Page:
Artificial intelligence and natural language processing in healthcare is growing out of the infancy stage. The technology has been proven to work, it's been put to use in real clinical settings. But adoption has been slow. Further, healthcare has only explored the tip of the AI iceberg.
Other companies are working on NLP in healthcare. For example, NTT Data Services has partnered with Pieces Technologies, a developer of clinical artificial intelligence software, with the aim of helping hospitals improve care quality and decrease the costs by using natural language processing and AI-based systems. Specifically, NTT Data will integrate the Pieces Decision Sciences software into its technology suite that includes data integration services, analytics capabilities, cloud services and consulting.
On another front, Shannon Werb, president and COO of vRad, a 500-physician teleradiology practice, observed that there is a tremendous amount of quantitative information locked up in any clinical note, specifically in a radiology interpretation. The vRad practice also is using SyTrue's NLP technology, and for a number of specific use-cases.
"Identifying and extracting positive indications from a radiology report and correlating those results back to the procedure and reason for examination to help our partners have discussions with emergency departments about imaging referral patterns, which ties to the concern of over-utilization of imaging/radiation dose/etc.," Werb explained.
Other use-cases include national peer group-based imaging benchmarking to help partners to understand not only what they look like on a national basis but also in benchmarking their services to other providers, and, identification of specific imaging data sets to use in training of artificial intelligence models, where NLP allows the organization to identify positive and negative training data sets.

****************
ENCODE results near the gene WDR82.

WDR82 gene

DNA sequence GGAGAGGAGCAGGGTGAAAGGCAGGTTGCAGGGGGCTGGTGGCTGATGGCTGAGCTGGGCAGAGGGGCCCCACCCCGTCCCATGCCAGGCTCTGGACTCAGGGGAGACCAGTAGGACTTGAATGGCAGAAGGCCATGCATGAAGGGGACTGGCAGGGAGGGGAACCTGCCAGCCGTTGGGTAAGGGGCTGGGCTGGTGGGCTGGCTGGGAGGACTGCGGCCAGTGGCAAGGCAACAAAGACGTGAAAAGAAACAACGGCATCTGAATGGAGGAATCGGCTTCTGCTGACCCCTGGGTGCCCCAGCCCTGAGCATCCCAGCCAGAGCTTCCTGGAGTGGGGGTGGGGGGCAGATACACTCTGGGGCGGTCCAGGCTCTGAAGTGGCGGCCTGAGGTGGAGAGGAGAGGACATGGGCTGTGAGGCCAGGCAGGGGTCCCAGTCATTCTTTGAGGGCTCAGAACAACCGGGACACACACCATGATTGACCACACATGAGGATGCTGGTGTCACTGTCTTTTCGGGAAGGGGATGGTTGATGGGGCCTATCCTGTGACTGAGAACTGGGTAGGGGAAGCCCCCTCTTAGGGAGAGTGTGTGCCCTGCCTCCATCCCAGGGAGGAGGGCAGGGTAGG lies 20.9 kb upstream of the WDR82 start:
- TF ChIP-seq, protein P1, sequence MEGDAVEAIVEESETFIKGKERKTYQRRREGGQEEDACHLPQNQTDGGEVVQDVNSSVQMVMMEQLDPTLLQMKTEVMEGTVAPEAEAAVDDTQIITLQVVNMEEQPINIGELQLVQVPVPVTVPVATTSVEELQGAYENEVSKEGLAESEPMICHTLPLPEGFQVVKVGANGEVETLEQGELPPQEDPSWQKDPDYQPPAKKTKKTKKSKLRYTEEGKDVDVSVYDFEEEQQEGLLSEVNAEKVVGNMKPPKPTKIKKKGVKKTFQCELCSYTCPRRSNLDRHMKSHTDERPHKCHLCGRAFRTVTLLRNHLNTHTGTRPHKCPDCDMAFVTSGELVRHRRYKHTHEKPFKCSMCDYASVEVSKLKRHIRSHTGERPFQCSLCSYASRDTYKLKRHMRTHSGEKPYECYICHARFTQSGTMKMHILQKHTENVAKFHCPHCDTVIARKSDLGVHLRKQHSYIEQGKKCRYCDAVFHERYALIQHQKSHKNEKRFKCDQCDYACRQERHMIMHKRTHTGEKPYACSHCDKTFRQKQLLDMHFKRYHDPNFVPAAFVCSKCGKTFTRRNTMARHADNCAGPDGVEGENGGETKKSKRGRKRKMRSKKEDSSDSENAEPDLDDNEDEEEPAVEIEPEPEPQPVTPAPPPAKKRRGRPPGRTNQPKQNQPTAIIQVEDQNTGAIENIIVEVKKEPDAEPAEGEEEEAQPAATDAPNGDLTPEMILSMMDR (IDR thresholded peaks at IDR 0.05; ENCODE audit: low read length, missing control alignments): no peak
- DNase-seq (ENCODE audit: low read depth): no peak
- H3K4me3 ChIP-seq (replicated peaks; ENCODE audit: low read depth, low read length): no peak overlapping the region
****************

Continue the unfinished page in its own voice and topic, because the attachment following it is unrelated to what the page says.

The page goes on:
The vRad practice uses the NLP technology through a direct web services-based API integration from its data warehouse. Although SyTrue provides a user interface, vRad's primary use-cases have it directly integrating, pulling the SyTrue results back to the data warehouse and then correlating those results back through the analytics reports, which vRad provides to clients.
"NLP technology is vital to the future of healthcare services, specifically in how we're going to be able to really tie outcomes-based/value-based care directly to the provider without directly interrupting the provider workflow," Werb said. "As an example in radiology, it is important to create an environment free from disruption for the interpreting clinician, not only from an efficiency perspective but really in ensuring we drive a quality result."
NLP allows vRad to help physicians structure their output, capture quality-based measures and ensure complete billing efficacy, while also allowing vRad to leverage advanced technologies like AI to triage and validate physician clinical performance, she said.
How AI is driving forward-looking healthcare orgs.